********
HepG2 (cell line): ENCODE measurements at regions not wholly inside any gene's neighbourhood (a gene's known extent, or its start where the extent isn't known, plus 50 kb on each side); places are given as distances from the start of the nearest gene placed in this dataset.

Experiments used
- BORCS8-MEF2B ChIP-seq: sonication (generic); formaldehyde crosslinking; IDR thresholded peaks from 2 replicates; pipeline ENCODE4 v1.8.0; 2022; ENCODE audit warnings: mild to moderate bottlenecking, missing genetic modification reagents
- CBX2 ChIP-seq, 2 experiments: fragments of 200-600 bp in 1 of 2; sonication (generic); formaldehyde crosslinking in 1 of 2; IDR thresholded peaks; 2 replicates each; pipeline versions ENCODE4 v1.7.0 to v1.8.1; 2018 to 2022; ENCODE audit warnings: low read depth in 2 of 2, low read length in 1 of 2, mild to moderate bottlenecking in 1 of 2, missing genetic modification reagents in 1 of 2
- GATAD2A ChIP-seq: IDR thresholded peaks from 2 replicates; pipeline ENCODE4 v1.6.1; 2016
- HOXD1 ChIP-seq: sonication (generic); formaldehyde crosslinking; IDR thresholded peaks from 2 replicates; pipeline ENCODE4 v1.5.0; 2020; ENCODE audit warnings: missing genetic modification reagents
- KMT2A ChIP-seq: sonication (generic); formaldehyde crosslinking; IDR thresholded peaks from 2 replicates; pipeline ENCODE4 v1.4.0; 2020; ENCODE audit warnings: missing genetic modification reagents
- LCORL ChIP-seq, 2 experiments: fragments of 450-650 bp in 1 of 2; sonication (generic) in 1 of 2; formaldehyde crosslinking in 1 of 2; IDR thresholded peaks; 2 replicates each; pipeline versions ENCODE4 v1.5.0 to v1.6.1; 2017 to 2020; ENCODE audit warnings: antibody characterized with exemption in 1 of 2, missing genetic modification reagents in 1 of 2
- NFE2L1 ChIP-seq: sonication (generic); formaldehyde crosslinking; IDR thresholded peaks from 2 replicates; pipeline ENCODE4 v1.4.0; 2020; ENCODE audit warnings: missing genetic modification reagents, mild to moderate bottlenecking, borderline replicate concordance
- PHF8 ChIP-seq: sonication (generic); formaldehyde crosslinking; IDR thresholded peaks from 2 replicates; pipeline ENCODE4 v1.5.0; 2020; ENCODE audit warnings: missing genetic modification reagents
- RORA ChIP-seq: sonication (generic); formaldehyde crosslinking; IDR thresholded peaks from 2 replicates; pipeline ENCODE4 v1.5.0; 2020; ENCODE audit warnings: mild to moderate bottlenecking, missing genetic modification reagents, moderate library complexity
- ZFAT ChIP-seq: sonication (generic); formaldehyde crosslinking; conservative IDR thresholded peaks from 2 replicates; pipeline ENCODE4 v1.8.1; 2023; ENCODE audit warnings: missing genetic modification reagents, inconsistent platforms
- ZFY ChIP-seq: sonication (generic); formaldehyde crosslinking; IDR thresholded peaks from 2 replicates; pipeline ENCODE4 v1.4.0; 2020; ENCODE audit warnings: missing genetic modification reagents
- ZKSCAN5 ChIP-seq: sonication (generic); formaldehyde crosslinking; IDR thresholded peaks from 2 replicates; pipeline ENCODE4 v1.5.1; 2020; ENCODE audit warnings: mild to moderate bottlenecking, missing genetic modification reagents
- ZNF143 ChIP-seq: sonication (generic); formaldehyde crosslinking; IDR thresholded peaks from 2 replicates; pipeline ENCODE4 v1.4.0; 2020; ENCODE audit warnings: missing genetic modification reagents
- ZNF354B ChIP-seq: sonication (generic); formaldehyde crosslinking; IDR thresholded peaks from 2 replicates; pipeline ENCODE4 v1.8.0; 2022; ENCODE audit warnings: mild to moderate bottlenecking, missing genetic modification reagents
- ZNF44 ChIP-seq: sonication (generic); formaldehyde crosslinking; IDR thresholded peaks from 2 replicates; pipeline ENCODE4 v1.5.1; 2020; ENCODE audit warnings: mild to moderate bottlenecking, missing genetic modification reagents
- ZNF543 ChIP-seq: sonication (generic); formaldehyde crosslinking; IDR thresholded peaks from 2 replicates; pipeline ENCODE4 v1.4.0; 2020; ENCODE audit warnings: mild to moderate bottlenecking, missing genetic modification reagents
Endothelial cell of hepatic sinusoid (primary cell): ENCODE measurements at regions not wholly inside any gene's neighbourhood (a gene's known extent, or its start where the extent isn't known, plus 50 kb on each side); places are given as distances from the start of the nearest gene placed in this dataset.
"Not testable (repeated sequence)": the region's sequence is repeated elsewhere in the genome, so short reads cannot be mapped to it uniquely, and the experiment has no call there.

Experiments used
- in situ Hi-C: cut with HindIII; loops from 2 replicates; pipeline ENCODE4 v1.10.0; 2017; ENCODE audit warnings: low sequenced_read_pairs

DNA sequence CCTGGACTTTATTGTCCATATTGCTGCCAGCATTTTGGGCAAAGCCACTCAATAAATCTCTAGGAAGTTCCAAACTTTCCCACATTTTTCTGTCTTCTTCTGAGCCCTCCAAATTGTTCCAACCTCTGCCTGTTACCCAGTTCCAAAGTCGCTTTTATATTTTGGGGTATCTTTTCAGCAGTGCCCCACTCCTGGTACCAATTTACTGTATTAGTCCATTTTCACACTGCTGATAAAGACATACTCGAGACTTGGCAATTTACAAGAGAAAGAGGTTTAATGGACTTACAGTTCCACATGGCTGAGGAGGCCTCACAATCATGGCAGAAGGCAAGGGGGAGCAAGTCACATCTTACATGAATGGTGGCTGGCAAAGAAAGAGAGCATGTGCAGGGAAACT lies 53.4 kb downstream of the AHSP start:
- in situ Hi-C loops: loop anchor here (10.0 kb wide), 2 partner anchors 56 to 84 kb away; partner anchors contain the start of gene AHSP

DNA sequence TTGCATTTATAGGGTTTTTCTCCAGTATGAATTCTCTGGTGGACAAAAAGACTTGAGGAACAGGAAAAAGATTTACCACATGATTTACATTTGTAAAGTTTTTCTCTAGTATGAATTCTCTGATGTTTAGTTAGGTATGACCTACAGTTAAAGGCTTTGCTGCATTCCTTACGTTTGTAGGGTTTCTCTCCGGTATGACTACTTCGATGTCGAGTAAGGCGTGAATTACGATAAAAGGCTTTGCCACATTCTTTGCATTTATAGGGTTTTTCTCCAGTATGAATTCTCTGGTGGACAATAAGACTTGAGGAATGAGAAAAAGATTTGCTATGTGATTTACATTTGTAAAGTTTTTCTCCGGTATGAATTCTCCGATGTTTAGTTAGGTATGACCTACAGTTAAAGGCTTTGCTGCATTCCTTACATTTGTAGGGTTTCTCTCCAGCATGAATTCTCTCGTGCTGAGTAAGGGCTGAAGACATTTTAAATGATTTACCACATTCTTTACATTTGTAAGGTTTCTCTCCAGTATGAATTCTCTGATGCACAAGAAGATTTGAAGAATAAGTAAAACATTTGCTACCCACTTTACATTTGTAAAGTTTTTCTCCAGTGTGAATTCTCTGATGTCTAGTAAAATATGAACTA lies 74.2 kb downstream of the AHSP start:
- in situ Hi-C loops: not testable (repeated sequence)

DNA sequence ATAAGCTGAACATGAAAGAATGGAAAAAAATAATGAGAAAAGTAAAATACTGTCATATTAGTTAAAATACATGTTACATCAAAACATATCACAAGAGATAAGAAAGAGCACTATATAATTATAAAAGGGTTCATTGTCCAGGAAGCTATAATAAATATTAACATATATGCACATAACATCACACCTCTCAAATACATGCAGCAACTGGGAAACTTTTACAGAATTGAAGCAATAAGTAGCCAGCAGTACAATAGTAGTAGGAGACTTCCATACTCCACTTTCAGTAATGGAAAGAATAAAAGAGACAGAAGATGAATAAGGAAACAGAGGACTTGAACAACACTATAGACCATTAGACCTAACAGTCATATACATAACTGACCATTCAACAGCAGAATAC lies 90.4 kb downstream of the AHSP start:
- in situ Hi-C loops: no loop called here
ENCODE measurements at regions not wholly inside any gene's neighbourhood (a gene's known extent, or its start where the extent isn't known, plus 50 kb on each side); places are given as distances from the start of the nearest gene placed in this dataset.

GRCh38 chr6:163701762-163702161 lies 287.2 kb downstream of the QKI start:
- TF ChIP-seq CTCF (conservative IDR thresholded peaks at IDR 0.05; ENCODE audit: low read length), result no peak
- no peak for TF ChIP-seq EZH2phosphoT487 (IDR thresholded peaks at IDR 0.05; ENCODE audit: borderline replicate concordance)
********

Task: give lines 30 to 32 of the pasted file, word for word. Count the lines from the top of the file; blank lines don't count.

GRCh38 chr6:163701762-163702161 lies 287.2 kb downstream of the QKI start:
- TF ChIP-seq CTCF (conservative IDR thresholded peaks at IDR 0.05; ENCODE audit: low read length), result no peak
- no peak for TF ChIP-seq EZH2phosphoT487 (IDR thresholded peaks at IDR 0.05; ENCODE audit: borderline replicate concordance)